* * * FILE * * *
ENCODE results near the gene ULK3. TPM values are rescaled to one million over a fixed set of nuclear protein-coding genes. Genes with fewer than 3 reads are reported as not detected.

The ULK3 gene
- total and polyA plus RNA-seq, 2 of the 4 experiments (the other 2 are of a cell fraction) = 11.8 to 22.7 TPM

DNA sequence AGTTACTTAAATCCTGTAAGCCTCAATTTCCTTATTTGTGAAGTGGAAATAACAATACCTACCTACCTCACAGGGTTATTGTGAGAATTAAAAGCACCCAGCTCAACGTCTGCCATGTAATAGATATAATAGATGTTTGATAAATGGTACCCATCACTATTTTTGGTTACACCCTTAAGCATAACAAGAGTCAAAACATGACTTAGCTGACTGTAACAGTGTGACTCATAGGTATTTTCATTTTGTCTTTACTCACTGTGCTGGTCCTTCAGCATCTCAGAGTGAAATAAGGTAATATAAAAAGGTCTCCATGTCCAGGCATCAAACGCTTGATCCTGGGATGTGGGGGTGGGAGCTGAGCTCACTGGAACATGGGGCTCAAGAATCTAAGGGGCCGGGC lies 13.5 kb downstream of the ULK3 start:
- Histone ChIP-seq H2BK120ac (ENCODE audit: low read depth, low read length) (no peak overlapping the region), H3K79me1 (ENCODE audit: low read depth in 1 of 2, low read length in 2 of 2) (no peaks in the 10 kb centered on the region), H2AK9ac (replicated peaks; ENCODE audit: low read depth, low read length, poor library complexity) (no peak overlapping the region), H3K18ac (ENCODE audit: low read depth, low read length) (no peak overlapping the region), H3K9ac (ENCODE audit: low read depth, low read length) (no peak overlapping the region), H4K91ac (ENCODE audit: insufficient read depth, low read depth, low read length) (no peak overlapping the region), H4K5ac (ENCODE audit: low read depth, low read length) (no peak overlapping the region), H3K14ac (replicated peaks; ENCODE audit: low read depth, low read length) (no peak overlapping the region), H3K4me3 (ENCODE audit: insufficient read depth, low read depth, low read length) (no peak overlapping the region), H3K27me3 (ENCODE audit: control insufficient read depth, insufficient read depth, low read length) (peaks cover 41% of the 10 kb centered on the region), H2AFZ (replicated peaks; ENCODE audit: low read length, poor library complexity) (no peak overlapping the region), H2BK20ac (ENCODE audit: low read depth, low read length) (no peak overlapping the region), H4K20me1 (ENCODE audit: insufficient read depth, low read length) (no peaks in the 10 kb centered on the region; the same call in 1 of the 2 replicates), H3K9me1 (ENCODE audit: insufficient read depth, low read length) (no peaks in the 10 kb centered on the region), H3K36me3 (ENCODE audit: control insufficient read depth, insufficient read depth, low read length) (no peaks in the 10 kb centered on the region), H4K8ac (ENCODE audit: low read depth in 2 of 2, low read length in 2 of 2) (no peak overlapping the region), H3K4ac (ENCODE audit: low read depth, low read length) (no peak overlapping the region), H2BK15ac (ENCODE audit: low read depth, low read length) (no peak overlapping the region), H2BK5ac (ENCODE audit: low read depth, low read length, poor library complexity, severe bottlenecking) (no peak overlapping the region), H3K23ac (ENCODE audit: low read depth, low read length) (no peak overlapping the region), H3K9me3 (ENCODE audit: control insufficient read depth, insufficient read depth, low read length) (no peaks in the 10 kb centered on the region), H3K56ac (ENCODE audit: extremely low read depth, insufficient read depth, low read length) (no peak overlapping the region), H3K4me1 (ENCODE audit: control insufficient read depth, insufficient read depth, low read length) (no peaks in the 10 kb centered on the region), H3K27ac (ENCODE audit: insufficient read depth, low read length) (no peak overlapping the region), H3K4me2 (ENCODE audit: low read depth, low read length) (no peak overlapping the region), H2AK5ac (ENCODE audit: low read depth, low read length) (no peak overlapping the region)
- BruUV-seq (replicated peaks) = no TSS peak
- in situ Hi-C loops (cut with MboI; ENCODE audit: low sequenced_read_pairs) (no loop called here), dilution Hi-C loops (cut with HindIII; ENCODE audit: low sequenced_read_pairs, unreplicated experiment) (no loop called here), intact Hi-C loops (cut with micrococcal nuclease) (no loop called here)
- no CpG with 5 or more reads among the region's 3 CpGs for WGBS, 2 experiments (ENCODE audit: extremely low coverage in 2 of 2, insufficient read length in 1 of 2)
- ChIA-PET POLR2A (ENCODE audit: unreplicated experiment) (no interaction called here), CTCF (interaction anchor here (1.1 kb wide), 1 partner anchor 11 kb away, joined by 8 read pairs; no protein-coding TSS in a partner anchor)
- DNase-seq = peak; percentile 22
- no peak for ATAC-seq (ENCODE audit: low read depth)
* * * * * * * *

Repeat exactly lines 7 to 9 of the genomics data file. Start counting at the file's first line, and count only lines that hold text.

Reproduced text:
- in situ Hi-C loops (cut with MboI; ENCODE audit: low sequenced_read_pairs) (no loop called here), dilution Hi-C loops (cut with HindIII; ENCODE audit: low sequenced_read_pairs, unreplicated experiment) (no loop called here), intact Hi-C loops (cut with micrococcal nuclease) (no loop called here)
- no CpG with 5 or more reads among the region's 3 CpGs for WGBS, 2 experiments (ENCODE audit: extremely low coverage in 2 of 2, insufficient read length in 1 of 2)
- ChIA-PET POLR2A (ENCODE audit: unreplicated experiment) (no interaction called here), CTCF (interaction anchor here (1.1 kb wide), 1 partner anchor 11 kb away, joined by 8 read pairs; no protein-coding TSS in a partner anchor)